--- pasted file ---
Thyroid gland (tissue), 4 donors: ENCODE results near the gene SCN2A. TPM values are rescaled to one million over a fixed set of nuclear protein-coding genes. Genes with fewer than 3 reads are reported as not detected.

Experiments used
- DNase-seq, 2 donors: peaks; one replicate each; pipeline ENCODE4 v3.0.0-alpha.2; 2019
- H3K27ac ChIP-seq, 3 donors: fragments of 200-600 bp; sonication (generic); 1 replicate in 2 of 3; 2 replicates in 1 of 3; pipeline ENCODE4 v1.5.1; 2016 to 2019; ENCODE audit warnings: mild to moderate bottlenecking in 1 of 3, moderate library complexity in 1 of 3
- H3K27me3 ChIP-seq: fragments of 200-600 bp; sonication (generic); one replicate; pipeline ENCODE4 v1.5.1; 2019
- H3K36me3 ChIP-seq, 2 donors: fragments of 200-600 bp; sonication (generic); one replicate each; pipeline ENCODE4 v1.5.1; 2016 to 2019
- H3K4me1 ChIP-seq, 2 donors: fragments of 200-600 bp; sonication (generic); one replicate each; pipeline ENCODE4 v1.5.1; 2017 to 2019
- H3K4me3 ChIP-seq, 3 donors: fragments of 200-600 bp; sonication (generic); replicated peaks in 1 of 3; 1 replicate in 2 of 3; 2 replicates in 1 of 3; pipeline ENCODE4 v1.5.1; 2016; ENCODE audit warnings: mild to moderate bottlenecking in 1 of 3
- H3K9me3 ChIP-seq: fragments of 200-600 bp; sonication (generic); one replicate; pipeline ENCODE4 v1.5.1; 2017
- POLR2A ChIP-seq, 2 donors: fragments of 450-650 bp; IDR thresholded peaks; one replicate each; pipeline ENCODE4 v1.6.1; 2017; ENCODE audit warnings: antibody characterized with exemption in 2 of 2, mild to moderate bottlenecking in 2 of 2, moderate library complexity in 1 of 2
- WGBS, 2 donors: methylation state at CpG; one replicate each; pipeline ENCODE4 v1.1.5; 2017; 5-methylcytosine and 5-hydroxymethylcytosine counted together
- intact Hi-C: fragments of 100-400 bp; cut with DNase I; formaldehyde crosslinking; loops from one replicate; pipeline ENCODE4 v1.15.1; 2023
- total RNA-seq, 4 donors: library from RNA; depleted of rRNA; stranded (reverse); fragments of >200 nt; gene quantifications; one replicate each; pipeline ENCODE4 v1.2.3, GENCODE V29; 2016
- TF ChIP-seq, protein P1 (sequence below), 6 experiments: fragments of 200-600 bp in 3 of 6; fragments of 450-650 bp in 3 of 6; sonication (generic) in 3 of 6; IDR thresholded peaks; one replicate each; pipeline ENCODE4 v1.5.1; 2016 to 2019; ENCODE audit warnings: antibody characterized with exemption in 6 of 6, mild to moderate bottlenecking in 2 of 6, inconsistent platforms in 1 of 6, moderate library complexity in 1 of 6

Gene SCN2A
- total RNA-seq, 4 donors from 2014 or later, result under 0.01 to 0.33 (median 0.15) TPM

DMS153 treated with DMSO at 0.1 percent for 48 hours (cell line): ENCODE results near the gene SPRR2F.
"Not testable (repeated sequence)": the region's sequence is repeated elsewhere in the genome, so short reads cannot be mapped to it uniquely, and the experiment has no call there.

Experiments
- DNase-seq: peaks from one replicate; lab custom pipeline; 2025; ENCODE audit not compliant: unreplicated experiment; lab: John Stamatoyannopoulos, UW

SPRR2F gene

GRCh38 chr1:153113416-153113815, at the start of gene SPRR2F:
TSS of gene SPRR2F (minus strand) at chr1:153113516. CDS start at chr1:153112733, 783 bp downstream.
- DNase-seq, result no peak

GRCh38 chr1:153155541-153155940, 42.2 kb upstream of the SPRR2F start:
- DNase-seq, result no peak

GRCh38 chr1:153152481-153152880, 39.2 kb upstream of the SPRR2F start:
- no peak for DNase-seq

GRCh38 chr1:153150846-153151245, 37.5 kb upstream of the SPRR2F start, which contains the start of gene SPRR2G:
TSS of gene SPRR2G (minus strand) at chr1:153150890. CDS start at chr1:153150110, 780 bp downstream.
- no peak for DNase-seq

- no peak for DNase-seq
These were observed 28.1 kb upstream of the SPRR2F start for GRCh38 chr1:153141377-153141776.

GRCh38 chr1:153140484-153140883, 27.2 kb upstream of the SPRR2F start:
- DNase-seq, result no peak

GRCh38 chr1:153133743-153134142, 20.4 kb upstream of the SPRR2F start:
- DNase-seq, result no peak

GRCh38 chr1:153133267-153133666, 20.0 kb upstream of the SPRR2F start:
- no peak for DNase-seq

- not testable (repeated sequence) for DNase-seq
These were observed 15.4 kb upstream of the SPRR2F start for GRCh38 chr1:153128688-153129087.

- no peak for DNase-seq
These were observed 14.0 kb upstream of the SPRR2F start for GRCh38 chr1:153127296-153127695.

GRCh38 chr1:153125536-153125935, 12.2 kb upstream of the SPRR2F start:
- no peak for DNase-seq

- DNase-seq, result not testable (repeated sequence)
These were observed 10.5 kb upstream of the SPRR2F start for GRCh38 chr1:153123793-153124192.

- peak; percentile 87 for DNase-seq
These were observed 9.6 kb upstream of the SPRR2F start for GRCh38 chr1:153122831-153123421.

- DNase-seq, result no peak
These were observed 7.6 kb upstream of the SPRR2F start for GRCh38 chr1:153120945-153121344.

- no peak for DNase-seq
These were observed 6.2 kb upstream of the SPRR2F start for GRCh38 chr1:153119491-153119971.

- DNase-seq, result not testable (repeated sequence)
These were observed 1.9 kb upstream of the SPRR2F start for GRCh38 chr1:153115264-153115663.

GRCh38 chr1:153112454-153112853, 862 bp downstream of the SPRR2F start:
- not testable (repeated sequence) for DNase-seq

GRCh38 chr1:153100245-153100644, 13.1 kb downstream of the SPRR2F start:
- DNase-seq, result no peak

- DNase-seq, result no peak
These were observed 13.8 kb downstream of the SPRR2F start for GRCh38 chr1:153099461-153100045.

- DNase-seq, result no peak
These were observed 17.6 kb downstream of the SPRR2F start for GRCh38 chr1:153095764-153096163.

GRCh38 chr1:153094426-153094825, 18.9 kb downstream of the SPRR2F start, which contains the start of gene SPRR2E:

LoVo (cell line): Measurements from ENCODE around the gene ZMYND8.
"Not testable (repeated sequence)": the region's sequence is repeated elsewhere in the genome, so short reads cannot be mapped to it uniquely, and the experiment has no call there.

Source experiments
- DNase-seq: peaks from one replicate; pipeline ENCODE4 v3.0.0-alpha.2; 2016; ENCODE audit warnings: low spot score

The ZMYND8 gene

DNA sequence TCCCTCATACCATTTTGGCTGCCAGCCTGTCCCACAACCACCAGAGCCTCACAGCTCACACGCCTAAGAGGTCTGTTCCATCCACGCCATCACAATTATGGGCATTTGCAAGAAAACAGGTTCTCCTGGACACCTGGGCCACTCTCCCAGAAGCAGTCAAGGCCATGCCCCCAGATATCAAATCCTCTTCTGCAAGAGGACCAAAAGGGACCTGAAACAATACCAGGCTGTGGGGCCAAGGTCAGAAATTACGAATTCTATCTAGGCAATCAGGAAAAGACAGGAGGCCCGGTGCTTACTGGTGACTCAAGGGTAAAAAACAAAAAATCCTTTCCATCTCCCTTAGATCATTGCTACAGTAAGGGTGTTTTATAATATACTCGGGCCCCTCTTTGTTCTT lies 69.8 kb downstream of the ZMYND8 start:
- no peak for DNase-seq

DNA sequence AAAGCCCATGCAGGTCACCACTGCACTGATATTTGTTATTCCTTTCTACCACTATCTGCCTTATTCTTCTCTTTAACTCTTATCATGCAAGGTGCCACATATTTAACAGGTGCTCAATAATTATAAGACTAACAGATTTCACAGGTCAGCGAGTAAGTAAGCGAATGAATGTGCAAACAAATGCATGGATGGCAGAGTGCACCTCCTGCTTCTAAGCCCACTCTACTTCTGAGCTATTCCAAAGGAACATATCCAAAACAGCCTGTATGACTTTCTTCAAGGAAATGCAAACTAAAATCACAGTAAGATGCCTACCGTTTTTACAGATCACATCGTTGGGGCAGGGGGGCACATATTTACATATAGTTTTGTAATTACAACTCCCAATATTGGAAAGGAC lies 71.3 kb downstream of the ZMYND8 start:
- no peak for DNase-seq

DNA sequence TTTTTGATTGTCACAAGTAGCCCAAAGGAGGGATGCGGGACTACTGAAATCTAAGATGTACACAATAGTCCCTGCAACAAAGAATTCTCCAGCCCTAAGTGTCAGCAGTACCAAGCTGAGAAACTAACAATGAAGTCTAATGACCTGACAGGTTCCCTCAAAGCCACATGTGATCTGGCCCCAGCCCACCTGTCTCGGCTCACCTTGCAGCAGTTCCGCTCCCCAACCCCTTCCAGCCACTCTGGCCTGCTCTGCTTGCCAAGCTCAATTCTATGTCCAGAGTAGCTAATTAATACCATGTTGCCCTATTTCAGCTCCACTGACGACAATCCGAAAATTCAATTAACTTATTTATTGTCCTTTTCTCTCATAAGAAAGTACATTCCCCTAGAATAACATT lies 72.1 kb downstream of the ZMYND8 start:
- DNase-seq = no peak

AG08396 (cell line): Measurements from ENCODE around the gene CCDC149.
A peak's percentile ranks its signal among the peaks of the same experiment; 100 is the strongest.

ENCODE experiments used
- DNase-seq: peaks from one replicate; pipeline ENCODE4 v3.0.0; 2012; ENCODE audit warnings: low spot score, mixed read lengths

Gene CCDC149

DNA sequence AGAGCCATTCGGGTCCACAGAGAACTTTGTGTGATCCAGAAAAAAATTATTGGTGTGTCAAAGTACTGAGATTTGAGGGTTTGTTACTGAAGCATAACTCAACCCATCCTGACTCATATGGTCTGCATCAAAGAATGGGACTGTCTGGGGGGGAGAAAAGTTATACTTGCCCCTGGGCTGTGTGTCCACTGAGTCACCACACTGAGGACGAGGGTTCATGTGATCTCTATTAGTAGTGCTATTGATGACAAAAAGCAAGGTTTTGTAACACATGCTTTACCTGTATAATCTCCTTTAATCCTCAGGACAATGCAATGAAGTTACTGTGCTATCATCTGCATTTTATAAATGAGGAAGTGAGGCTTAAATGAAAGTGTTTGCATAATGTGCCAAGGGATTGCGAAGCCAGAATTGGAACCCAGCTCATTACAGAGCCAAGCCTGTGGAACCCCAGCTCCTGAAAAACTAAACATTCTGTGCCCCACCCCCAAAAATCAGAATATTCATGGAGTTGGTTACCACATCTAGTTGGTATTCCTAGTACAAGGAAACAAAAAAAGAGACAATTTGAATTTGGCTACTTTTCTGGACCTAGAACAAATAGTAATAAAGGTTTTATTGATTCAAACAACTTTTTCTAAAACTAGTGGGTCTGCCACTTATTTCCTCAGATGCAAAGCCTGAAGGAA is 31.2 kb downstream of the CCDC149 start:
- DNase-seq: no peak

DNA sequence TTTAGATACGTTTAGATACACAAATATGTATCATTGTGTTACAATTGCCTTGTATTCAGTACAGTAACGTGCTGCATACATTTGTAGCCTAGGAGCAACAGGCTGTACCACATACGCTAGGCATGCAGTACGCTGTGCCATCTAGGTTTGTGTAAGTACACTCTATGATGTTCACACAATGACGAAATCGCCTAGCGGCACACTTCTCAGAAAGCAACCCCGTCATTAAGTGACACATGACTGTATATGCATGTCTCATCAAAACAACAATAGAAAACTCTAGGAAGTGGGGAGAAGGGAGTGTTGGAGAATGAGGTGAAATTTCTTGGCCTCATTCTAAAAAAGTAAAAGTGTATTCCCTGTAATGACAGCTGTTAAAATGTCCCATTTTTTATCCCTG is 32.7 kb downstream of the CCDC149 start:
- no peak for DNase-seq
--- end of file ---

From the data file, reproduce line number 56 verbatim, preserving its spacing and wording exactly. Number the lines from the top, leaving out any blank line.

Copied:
GRCh38 chr1:153112454-153112853, 862 bp downstream of the SPRR2F start: